Dark cloud or bright balloon – the future is how you look at it
08/06/2014 12:00 AM
08/05/2014 1:04 PM
In a society where teenagers are proclaimed by Time magazine as being “lazy, entitled narcissists,” we sure place a lot of pressure on ourselves. The expectations to get accepted into a stellar college and excel in life are higher than ever, with colleges decreasing their acceptance rates and increasing enrollment fees.
“It brings up a lot of stress for me,” says Alexa Ruiz, a junior at Gregori High School. “Without college … everything I’ve worked for won’t really matter.”
It’s not just the booming competition that makes teenagers anxious. More often than not, the uncertainty of the future is the greater trigger of their worries.
“Not knowing the future takes away the power of control that I think I should have,” Alexa says. “Uncertainty can be the difference between a future I have planned and something I wasn’t ready for at all. It’s like taking away something I’ve worked for for my whole life.”
And it is, isn’t it? Our whole lives, we are told to prepare for the future. We are encouraged to get good grades to get into a good college so we can get a good job. We’ve grown up well aware of the poor economy and high unemployment. And we know it’s extremely difficult to find a substantial job, even with a college degree.
“The aspect of potentially graduating college and not being able to find a job is very nerve-wracking,” says Chris Seng, a junior at Beyer High.
And it’s not just those in high school who worry about their future.
Brad Wilkerson, a sophomore at California State University, Stanislaus, shares his thoughts about post-college plans: “I’m anxious especially for the future. I think of what I’m going to do for a job … where I’m going to live, what exactly I’m going to do, and the grades (I need) to graduate so I can do whatever it is I choose to do.”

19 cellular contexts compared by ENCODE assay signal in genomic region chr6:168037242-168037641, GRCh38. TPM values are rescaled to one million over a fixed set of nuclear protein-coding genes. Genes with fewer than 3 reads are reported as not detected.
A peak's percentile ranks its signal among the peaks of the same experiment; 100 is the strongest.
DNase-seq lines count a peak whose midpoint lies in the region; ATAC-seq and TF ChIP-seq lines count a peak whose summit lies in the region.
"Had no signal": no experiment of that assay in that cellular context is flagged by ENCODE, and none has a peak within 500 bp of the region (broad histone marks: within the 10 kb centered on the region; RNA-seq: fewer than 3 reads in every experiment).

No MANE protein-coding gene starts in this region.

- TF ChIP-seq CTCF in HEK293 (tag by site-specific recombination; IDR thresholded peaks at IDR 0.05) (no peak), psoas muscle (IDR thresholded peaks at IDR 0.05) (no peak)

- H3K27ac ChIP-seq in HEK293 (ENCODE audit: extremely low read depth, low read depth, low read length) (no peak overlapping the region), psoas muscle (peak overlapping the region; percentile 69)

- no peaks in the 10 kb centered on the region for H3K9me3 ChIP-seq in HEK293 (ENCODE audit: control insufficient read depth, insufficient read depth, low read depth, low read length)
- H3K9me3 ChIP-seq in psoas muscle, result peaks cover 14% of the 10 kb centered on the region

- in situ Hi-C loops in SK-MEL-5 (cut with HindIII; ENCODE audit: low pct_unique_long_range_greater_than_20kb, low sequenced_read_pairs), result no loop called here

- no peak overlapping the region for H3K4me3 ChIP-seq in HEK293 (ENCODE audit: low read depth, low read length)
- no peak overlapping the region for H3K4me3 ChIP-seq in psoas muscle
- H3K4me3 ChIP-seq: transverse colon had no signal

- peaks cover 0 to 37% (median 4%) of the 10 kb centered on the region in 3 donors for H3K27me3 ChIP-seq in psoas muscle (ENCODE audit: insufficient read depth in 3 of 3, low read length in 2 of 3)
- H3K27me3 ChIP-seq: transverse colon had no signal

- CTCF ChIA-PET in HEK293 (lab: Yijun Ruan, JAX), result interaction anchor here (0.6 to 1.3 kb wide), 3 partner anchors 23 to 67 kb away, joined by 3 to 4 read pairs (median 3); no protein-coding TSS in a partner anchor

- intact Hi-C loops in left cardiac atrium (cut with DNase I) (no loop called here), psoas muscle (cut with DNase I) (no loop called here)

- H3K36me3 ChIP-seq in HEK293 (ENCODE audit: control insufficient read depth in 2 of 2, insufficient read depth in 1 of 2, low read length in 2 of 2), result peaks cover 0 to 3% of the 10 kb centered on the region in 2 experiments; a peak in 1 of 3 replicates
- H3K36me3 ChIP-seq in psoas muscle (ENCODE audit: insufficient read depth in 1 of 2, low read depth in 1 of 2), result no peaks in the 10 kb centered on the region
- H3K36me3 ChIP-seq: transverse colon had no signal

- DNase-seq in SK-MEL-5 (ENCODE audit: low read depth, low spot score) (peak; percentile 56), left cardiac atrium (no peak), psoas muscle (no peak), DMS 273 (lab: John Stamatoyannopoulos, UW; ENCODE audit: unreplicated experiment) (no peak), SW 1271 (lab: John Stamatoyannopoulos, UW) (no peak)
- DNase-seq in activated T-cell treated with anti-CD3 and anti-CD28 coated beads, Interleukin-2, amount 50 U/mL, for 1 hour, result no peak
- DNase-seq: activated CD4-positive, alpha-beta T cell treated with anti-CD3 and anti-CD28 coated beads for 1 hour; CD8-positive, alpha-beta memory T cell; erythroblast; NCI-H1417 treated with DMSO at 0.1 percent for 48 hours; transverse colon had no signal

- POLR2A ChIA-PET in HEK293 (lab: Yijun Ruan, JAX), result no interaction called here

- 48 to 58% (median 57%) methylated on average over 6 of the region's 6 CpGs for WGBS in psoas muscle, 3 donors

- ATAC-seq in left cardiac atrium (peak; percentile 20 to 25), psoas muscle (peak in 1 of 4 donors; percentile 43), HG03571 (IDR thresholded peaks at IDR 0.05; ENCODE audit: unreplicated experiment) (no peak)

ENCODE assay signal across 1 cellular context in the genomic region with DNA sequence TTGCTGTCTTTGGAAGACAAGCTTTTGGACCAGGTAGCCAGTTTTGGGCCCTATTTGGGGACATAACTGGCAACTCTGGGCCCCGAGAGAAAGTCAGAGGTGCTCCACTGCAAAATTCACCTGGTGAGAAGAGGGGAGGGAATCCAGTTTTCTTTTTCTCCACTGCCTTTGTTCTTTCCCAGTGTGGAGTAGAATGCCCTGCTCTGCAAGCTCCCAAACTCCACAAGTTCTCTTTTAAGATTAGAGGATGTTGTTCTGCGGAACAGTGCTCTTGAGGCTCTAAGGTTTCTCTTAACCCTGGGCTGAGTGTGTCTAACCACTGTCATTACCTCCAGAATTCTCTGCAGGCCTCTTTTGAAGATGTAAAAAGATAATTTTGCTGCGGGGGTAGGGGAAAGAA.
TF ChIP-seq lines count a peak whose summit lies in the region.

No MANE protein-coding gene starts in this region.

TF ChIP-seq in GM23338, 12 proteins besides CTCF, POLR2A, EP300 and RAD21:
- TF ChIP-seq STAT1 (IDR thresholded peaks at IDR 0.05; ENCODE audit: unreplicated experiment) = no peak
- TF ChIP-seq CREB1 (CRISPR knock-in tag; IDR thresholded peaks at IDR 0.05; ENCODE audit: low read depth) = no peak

I sometimes picture the future as a dark, ominous cloud: mysterious, untrustworthy, frightening. Imagining my “ideal future,” I can get scared things won’t work out and my life will be a failure. Do we all do that? Isn’t there a part of you that’s scared by the uncertainty of the future?
But I had something short of an epiphany recently. Let me use this metaphor as an example:
Instead of a dark, antagonizing cloud, the future is more of a helium balloon – your destiny floating along with many others in the sky. You cannot control a balloon; sure, you can tie it down or block its path, but its design is to head straight up. Force it around too much and you risk popping it.
You cannot predict the balloon’s ending destination, as the wind is an outside force you can’t control. There is no point worrying about where it came from or where it will end up. Eventually, you will learn you just have to leave the balloon alone as you watch it float up into the sky.
How does this connect back? Your future cannot be manipulated to an exact location, because there will be outside factors you can’t control no matter how hard you try. If you worry too much, you risk “popping” the experience of life and not enjoying it as it is.
You can’t dwell on your past or future, so you must simply live in the little capsule of the moment. In life, sometimes all you can do is ride it out, floating up and up and seeing where it takes you.
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